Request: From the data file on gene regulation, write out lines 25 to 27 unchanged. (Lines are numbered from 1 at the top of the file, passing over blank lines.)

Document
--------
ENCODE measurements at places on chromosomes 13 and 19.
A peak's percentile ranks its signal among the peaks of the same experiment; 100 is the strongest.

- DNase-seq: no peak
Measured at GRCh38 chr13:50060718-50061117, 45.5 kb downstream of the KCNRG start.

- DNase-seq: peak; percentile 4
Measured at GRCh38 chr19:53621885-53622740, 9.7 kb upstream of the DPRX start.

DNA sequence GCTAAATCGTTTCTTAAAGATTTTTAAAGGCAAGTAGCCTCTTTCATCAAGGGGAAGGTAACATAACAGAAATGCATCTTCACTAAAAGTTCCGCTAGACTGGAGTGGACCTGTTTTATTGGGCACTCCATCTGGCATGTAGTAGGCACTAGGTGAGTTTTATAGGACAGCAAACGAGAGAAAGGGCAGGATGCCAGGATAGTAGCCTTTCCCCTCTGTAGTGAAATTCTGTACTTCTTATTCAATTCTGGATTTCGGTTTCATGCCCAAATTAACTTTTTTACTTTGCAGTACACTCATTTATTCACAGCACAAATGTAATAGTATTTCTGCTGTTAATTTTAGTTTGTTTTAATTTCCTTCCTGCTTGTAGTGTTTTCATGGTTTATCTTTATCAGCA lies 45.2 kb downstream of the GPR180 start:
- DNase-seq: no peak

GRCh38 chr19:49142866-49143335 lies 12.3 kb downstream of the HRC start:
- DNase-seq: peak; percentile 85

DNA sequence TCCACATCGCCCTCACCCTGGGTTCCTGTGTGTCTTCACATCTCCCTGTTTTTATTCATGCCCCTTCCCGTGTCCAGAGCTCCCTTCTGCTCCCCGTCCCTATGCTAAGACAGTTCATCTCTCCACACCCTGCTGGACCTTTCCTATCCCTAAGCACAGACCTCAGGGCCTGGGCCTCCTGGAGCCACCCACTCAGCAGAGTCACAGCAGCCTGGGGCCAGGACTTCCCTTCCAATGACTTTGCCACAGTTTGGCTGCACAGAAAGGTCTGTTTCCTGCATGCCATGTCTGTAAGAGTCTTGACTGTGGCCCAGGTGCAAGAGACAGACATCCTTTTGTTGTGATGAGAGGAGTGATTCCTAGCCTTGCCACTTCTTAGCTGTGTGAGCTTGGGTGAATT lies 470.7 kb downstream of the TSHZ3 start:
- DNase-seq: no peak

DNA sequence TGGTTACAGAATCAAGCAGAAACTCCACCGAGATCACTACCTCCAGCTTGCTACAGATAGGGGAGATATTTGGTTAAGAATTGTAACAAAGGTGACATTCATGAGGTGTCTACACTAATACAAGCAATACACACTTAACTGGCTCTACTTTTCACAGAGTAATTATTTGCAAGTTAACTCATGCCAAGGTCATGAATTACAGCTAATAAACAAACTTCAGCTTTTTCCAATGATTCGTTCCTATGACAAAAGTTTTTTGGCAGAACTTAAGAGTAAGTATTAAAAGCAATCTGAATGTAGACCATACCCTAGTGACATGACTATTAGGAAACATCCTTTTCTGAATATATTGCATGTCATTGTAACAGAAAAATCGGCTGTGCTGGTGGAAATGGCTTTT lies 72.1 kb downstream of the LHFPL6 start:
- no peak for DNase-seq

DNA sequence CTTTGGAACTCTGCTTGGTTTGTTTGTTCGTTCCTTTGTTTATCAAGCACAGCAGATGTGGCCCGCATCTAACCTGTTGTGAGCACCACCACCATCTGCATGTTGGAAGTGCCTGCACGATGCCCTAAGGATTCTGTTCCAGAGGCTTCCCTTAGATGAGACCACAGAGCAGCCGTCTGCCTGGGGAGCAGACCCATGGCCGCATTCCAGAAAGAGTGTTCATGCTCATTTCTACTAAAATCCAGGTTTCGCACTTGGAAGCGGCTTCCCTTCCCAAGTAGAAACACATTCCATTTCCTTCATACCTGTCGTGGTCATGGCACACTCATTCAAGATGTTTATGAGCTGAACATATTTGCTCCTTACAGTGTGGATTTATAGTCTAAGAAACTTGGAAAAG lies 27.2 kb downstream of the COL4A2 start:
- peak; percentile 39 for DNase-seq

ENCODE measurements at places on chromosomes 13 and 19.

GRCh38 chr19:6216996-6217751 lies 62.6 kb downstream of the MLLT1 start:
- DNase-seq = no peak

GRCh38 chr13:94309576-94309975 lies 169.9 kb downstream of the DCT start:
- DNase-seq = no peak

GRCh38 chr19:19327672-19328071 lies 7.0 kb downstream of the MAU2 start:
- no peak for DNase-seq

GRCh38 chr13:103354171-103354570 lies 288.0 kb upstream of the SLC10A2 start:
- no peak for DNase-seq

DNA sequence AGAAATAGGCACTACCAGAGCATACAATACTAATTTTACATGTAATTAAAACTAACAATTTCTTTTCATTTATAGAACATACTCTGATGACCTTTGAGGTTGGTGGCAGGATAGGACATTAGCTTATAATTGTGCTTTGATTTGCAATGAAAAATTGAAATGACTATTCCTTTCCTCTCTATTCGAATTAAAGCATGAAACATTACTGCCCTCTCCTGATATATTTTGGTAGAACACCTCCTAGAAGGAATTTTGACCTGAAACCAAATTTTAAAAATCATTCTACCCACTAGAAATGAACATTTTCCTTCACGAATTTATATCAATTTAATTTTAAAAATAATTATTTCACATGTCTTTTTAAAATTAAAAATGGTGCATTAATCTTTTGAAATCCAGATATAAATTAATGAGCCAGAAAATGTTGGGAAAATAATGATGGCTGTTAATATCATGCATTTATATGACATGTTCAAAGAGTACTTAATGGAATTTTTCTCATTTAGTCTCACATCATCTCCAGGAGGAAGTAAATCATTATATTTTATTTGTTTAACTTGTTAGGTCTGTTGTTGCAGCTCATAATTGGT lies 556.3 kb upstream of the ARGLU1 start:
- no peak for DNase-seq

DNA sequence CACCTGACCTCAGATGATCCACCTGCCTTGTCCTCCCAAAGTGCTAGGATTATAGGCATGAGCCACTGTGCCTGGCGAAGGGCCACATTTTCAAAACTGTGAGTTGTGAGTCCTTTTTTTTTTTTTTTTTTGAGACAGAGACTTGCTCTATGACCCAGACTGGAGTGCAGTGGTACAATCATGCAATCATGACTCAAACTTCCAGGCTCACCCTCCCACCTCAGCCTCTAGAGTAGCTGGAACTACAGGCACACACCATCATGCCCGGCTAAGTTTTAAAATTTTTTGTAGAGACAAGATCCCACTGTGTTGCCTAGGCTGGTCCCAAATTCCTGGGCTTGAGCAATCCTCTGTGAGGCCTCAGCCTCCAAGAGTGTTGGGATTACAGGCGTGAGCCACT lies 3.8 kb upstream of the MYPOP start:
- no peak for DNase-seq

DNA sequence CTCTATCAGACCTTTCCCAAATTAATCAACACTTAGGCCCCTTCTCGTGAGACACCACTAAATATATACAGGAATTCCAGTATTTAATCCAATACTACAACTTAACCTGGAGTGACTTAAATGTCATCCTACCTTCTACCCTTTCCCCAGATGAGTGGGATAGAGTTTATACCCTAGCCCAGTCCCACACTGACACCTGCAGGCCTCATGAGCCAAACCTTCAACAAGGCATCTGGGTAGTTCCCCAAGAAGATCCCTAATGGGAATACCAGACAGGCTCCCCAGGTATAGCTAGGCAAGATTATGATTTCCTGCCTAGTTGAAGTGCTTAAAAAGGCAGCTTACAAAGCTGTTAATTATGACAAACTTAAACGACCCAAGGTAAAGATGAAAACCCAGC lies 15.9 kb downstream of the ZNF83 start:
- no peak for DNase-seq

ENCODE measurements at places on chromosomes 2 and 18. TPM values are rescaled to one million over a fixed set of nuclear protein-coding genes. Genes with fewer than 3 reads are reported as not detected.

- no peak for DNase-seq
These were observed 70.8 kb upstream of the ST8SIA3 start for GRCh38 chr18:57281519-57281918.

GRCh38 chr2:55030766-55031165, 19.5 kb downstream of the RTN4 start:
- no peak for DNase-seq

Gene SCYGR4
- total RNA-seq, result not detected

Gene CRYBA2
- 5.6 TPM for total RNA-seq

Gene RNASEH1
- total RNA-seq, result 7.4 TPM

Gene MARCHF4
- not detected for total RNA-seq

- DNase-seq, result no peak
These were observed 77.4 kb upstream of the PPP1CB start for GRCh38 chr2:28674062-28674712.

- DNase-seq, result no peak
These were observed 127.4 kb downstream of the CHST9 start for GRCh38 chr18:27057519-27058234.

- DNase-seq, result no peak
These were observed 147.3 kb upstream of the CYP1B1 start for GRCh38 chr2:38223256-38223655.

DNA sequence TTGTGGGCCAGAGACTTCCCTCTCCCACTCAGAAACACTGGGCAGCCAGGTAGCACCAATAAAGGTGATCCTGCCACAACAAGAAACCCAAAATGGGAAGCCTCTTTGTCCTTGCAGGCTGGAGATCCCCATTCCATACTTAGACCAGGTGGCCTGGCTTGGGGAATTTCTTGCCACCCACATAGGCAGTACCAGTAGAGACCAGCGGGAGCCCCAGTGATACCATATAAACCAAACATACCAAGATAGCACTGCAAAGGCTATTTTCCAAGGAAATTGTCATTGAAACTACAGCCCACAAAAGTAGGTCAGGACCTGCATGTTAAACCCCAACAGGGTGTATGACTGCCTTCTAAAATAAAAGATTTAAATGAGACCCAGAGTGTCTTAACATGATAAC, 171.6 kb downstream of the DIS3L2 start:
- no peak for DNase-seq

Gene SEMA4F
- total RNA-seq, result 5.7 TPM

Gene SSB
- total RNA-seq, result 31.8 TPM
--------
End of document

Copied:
- no peak for DNase-seq

DNA sequence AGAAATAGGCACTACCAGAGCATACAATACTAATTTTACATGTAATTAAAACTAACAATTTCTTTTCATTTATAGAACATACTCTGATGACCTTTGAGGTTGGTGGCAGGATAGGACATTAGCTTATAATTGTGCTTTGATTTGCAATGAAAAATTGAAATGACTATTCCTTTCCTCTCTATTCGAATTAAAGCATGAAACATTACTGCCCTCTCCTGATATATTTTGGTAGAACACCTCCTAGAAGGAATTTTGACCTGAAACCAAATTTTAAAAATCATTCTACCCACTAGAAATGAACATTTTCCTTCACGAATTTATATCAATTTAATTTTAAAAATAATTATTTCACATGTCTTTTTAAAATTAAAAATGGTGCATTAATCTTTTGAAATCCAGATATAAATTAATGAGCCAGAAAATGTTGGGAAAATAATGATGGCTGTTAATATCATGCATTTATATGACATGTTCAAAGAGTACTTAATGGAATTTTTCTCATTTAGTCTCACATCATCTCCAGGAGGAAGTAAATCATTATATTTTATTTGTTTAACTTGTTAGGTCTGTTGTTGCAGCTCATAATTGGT lies 556.3 kb upstream of the ARGLU1 start:
- no peak for DNase-seq